My son and I got on the plane and flew to Chicago with Idrissa. I found the Pakistani guy and in Chicago they went off together toward the baggage claim.
Before he left, Idrissa held me, asked me to write down my phone number and address. I will be calling you, he said to me in French, I think, I am not sure which language he was speaking.

Dad, what is the deal with your new friend? Jake asked.
Muslim holy man, I said. He sees into the future, and as far as I can tell, long term it looks pretty good.
We left Idrissa in Chicago and during the short leg from Chicago to St. Louis, Jake and I got to frame the story in a way we wanted to remember it.
You know, Jake, I said, we were praying together. When we were going through his beads? We were speaking a common language. It was the one language we truly shared, the names of God. That’s a good sign.
This conversation occurred precisely at the time when the Israeli-Palestinian conflict was heating up. Jake and I agreed that we had experienced a secret glimpse into the future. Like Abraham, we ascended to the top of the chariot of Ezekiel, it was covered with the dew of light. We saw the possibility of peace, real peace, deep peace, sacred peace. Maybe through us, maybe through our children, maybe that’s why it was Jake and me meeting Idrissa, two generations, one completing what the other could only begin, making our sacrifices, our offerings, for peace. A peace that might take generations, a peace that could not be completed by the ancestors, a peace that only the descendants could realize.
There was something broken in the generation of the parents that only their children could repair, this from the Zohar, the classic text of Jewish mysticism. Something broken in the generation of Abraham that only the children of Abraham, Isaac and Ishmael, and all the Isaacs and Ishmaels of the future, could repair.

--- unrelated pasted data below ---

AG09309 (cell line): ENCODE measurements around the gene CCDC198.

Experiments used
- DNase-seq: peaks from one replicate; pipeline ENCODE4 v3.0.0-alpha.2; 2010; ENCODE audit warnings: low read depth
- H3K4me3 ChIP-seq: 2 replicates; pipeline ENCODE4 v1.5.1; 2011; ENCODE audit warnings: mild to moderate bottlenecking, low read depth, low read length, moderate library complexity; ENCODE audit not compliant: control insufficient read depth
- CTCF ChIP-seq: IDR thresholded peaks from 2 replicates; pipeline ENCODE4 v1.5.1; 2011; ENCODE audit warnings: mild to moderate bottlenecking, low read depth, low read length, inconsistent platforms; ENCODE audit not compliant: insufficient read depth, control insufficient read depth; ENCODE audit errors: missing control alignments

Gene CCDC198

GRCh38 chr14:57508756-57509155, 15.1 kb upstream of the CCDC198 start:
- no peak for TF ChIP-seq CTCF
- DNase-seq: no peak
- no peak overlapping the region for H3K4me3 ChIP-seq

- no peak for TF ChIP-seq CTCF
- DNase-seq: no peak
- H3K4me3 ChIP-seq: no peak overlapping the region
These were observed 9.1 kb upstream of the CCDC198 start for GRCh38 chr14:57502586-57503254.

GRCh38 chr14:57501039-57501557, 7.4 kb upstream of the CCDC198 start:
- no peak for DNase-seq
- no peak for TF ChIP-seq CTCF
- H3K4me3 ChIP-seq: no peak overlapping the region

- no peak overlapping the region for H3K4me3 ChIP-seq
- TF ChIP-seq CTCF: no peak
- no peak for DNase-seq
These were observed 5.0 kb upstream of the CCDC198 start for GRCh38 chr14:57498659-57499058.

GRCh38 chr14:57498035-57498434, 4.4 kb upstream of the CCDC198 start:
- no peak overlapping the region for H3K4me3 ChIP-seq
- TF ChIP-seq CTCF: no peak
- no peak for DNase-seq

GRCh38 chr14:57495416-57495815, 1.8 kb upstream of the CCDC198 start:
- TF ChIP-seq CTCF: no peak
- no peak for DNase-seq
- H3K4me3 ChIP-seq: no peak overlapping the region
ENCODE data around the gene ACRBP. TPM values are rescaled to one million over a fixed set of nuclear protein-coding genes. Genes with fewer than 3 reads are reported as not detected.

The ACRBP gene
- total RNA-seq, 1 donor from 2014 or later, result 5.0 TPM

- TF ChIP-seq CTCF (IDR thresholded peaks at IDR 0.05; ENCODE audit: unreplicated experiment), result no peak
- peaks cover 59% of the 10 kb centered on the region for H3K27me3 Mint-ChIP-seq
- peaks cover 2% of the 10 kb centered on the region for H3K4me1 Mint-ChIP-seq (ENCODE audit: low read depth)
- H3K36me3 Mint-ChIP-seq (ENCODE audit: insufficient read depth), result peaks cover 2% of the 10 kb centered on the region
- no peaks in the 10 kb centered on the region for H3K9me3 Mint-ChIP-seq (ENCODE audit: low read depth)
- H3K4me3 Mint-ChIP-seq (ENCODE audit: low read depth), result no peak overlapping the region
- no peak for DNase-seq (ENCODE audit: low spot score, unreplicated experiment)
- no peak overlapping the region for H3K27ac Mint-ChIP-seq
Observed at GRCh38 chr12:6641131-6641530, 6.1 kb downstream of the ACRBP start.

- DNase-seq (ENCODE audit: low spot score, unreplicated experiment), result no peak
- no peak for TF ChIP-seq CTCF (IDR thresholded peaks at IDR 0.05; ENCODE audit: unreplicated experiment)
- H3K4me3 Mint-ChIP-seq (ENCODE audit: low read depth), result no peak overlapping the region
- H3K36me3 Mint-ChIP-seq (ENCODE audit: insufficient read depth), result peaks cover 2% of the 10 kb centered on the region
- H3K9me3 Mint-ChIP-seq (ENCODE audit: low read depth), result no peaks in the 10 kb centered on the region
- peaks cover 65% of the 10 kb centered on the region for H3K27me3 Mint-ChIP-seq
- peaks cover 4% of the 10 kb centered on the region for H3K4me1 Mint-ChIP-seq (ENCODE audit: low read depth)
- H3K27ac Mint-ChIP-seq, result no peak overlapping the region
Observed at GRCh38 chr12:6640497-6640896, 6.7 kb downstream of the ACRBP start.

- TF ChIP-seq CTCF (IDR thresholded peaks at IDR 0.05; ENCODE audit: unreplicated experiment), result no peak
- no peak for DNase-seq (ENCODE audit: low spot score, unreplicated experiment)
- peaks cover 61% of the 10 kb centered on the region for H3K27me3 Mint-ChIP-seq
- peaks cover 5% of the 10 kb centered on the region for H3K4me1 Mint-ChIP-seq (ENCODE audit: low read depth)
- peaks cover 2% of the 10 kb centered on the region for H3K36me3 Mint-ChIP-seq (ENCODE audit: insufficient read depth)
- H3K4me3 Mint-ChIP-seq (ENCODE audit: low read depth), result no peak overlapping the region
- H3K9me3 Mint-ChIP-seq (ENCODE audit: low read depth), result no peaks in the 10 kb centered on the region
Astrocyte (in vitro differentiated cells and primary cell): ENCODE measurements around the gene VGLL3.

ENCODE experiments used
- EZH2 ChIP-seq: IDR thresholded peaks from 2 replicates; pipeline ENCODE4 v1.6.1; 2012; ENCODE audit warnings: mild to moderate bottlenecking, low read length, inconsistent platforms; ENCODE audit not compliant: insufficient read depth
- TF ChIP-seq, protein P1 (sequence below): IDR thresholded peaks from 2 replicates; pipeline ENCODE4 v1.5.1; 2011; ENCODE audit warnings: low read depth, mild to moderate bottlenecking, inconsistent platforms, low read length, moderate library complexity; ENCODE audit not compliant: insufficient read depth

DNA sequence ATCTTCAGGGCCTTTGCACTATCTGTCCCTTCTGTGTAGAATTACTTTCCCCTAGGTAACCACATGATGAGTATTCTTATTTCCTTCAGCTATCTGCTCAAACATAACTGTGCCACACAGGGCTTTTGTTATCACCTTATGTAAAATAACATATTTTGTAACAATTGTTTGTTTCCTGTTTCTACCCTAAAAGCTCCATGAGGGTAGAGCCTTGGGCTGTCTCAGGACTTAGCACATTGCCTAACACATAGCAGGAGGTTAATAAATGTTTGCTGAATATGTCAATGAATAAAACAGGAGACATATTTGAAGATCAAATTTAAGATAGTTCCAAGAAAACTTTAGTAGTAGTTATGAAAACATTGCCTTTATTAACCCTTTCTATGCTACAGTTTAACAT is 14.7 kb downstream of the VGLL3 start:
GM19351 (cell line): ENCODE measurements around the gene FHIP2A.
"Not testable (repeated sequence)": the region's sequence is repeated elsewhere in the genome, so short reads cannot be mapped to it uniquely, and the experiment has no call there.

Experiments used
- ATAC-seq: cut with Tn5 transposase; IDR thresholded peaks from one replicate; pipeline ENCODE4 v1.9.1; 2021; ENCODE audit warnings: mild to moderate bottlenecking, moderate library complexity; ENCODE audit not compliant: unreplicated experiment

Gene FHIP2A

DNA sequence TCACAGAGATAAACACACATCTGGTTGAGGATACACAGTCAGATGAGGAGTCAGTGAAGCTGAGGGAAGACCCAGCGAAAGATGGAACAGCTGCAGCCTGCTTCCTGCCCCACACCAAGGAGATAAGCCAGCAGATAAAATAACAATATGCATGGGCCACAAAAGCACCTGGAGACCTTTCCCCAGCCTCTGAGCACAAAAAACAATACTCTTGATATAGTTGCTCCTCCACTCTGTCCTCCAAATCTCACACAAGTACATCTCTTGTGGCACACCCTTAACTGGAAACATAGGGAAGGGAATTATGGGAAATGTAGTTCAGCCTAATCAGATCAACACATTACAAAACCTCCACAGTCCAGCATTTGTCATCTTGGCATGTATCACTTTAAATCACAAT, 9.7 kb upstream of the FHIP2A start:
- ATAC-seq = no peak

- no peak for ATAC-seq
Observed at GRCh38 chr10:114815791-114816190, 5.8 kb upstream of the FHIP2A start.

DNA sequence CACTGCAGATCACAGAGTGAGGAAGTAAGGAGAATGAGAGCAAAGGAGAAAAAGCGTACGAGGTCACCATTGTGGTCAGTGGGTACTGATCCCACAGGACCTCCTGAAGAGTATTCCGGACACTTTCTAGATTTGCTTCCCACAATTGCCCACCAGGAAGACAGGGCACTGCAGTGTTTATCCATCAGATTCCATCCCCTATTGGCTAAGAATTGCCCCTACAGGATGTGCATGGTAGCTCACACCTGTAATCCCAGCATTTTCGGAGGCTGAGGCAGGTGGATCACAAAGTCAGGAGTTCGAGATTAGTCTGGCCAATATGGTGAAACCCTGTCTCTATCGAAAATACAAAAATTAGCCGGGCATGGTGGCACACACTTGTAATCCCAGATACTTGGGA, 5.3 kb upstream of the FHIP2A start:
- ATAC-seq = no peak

Several days later, I came home from work and my daughter said, somebody called for you. No English. I couldn’t understand him.
Did he say anything about sacrifices?
Sacrifices? Yeah, I think he did.
Since then, he has been calling frequently, chattering away with me about sacrifices, about the future, about the necessity to give your overflow away, because when you have as much as I am going to have, you have to give it away in order to keep it. I think that is what he said, I’m not sure because he wasn’t speaking French for sure anymore, but if I understand anything of what we have been talking about, I will receive just what I am willing to give away.
Great sacrifices will be required of us all, but if we have the courage to let loose of what we think we own, what we think we are, we will receive whatever it is we want, even peace. Peace above all.
Seek peace, he said, I think, pursue it.

A few days after the Twin Towers catastrophe, I came home and my daughter said to me, he called again.
The guy who speaks French, or whatever it is he is speaking. Your friend from Africa, the holy man.
What did he say?
Not sure, she said, his voice was sadder this time, but I did hear this: Marabout? he said, Marabout – not this. Marabout is peace. If you kill peace, you kill God.